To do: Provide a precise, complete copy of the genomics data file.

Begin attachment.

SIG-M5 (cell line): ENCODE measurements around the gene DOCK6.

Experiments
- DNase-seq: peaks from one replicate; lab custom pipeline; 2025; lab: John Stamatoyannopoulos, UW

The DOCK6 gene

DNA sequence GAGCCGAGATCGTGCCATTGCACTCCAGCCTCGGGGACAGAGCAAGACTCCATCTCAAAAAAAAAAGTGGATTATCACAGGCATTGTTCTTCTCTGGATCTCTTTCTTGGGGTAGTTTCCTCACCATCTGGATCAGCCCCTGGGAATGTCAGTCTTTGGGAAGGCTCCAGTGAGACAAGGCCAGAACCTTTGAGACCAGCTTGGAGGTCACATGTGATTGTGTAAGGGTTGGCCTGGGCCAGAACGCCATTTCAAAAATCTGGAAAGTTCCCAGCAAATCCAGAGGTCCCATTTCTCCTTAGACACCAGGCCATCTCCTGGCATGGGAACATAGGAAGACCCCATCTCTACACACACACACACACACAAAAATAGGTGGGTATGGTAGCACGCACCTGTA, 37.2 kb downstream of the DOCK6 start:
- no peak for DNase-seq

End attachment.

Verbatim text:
SIG-M5 (cell line): ENCODE measurements around the gene DOCK6.

Experiments
- DNase-seq: peaks from one replicate; lab custom pipeline; 2025; lab: John Stamatoyannopoulos, UW

The DOCK6 gene

DNA sequence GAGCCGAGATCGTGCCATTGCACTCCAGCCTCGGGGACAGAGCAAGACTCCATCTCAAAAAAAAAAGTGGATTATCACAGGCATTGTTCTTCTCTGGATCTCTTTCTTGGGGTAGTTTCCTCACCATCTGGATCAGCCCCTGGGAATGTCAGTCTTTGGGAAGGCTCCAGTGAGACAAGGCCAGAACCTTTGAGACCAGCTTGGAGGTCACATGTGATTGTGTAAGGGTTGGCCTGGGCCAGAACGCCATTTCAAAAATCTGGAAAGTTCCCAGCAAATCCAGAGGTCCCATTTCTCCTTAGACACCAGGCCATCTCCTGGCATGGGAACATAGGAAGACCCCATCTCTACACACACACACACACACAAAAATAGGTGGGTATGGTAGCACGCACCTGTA, 37.2 kb downstream of the DOCK6 start:
- no peak for DNase-seq